# introduction to linear programming mjserna/docencia/graua/t17/ آ linear programming. in a linear...

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Introduction to Linear Programming

Linear Programming.

In a linear programming problem we are given a set of variables, an objective function a set of linear constrains and want to assign real values to the variables as to:

I satisfy the set of linear equations,

I maximize or minimize the objective function.

LP is of special interest because many combinatorial optimization problems can be reduced to LP: Max-Flow; Assignment problems; Matchings; Shortest paths; MinST; . . .

Example.

A company produces 2 products P1, and P2, and wishes to maximize the profits.

Each day, the company can produce x1 units of P1 and x2 units of P2. The company makes a profit of 1 for each unit of P1; and a profit of 6 for each unit of P2.

Due to supply limitations and labor constrains we have the following additional constrains: x1 ≤ 200, x2 ≤ 300 and x1 + x2 ≤ 400.

What are the best levels of production?

We format this problem as a linear program:

Objective function: max(x1 + 6x2)

subject to the constraints: x1 ≤ 200 x2 ≤ 300 x1 + x2 ≤ 400 x1, x2 ≥ 0.

Recall a linear equation in x1 and x2 defines a line in R2. A linear inequality define a half-space. The set of feasibles region of this LP are the (x1, x2) which in the convex polygon defined by the linear constrains.

x1

400

300

200

100

100 200 300 400

x1 ≤ 200

x2 ≤ 300

x1 + x2 ≤ 400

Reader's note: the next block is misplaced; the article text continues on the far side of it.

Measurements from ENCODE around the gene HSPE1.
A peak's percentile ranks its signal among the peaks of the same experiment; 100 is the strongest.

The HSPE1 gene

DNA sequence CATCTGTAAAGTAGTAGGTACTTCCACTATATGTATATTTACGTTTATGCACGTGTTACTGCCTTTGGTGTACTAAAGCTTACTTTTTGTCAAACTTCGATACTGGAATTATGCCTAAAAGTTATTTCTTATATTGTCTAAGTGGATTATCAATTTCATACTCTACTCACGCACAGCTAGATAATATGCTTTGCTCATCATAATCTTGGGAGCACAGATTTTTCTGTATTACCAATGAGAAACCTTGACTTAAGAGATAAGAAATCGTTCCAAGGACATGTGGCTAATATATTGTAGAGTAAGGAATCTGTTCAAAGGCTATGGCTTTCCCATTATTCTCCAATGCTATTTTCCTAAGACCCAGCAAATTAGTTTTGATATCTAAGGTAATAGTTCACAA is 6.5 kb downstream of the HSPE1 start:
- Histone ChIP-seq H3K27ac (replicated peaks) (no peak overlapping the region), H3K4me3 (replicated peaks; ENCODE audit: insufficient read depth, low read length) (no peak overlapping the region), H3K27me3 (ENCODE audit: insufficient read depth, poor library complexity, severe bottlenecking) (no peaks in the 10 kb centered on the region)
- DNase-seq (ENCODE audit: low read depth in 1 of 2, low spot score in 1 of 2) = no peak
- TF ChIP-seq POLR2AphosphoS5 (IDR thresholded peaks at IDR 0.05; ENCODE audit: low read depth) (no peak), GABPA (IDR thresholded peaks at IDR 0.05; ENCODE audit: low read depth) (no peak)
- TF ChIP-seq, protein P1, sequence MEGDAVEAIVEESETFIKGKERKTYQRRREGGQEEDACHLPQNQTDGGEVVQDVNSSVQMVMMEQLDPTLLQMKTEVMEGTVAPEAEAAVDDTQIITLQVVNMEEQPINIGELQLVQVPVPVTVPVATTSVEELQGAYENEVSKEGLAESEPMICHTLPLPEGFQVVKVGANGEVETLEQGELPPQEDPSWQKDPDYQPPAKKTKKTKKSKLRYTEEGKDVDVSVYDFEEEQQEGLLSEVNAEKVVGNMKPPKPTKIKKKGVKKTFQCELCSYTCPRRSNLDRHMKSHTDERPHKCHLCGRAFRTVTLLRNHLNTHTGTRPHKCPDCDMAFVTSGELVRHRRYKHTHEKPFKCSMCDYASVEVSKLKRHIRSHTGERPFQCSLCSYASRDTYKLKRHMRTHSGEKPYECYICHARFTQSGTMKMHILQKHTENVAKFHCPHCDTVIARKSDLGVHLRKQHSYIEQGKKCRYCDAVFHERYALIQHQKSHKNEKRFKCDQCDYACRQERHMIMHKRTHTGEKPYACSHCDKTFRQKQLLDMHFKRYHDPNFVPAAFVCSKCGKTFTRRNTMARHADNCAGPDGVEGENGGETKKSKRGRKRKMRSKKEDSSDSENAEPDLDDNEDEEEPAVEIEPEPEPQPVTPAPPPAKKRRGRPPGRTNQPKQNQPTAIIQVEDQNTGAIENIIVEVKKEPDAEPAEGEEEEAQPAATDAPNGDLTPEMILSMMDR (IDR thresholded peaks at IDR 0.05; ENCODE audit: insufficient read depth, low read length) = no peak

x2

x1 + 6x2 = 1200

400

300

200

100

100 200 300 400

x1 ≤ 200

x2 ≤ 300

x2

x1

x1 + x2 ≤ 400

x1 + 6x2 = 600

x1 + 6x2 = 1900

In a linear program the optimum is achieved at a vertex of the feasible region.

A LP is infeasible if

I The constrains are so tight that there are impossible to satisfy all of them. For ex. x ≥ 2 and x ≤ 1,

I The constrains are so loose that the feasible region is unbounded. For ex. max(x1 + x2) with x1, x2 ≥ 0

Higher dimensions.

The company produces products P1, P2 and P3, where each day it produces x1 units of P1, x2 units of P2 and x3 units of P3. and makes a profit of 1 for each unit of P1, a profit of 6 for each unit of P2 and a profit of 13 for each unit of P3. Due to supply limitations and labor constrains we have the following additional constrains: x1 ≤ 200, x2 ≤ 300, x1 + x2 + x3 ≤ 400 and x2 + 3x3 ≤ 600.

max(x1+6x2 + 13x3)

x1 ≤ 200 x2 ≤ 300

x1 + x2 + x3 ≤ 400 x2 + 3x3 ≤ 600 x1, x2, x3 ≥ 0.

x2

x1

x3

Standard form of a Linear Program.

INPUT: Given real numbers {ci}ni=1, {aji}1≤j≤m&1≤i≤n{bi}ni=1 OUTPUT: real values for variables {xi}ni=1 A linear programming problem is the problem or maximizing (minimizing) a linear function the objective function P =

∑n i=1 cixj subject to finite set of linear constraints

max ∑n

i=1 cixj , subject to:∑n

i=1 ajixi = bj for 1 ≤ j ≤ m xi ≥ 0 for 1 ≤ i ≤ n

A LP is in standard form if the following are true: 1.- Non-negative constraints for all variables. 2.- All remaining constraints are expressed as = constraints.

3.- All bi ≥ 0.

Equivalent formulations of LP.

A LP has many degrees of freedom:

1. It can be a maximization or a minimization problem.

2. Its constrains could be equalities or inequalities.

3. The variables are often restricted to be non-negative, but they also could be unrestricted.

Most of the ”real life” constrains are given as inequalities. The main reason to convert a LP into standard form is because the simplex algorithm starts with a LP in standard form. But it could be useful the flexibility to be able to change the formulation of the original LP.

Transformations among LP forms

1.- To convert inequality sumni=1aixi ≤ bi into equality: introduce a slack variable si to get

∑n i=1 aixi + si = bi with s ≥ 0.

The slack variable si measures the amount of “non-used resource.” Ex: x1 + x2 + x3 ≤ 40 ⇒ x1 + x2 + x3 + s1 = 40 So that s1 = 40− (x1 + x2 + x3)

2.- To convert inequality ∑n

i=1 aixi ≥ −b into equality: introduce a surplus variable and get

∑n i=1 aixi − si = bi with s ≥ 0.